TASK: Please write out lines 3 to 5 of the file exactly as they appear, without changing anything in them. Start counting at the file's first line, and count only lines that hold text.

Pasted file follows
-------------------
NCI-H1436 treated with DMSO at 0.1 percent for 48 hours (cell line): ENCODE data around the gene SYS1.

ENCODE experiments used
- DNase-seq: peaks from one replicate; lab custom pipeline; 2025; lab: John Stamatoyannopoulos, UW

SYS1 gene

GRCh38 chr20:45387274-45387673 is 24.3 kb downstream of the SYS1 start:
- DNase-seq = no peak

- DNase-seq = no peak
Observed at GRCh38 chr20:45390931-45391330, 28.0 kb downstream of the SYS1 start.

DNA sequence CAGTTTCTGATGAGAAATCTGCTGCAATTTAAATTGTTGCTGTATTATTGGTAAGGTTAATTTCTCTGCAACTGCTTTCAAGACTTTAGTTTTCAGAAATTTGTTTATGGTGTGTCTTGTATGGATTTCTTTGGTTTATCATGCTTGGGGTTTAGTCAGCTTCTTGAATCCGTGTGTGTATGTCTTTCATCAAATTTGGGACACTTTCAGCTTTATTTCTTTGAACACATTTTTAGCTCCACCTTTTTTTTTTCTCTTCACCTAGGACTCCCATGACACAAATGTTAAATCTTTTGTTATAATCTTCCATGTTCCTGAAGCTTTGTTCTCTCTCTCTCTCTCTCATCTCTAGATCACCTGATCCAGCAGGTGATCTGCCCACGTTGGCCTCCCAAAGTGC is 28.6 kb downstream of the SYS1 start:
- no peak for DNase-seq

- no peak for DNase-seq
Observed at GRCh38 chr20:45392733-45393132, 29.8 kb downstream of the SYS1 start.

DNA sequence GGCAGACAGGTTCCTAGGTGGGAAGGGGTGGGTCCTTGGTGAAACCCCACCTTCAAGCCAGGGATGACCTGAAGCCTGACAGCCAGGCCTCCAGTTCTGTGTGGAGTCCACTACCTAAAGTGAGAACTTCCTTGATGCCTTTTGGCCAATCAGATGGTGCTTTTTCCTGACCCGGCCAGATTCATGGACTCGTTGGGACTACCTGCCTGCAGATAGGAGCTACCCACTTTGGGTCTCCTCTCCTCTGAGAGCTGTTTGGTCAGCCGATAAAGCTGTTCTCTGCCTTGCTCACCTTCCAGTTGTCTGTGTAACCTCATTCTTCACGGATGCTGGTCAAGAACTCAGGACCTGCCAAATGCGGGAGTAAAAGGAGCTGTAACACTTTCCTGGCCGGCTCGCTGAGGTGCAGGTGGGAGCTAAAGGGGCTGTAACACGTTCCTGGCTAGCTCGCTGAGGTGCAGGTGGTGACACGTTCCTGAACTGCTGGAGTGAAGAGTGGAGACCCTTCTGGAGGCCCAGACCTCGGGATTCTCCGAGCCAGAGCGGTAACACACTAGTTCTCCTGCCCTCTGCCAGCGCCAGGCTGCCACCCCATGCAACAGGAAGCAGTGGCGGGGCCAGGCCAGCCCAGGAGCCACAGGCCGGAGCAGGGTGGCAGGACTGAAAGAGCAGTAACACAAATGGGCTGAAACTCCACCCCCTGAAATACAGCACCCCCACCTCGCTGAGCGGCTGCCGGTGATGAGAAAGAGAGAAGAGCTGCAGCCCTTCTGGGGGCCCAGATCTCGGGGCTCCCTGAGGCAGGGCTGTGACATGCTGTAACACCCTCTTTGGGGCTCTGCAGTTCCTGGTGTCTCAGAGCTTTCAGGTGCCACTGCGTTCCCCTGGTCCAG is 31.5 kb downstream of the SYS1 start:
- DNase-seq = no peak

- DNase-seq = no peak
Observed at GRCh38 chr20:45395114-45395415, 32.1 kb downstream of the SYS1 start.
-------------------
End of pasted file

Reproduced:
- DNase-seq: peaks from one replicate; lab custom pipeline; 2025; lab: John Stamatoyannopoulos, UW

SYS1 gene

GRCh38 chr20:45387274-45387673 is 24.3 kb downstream of the SYS1 start: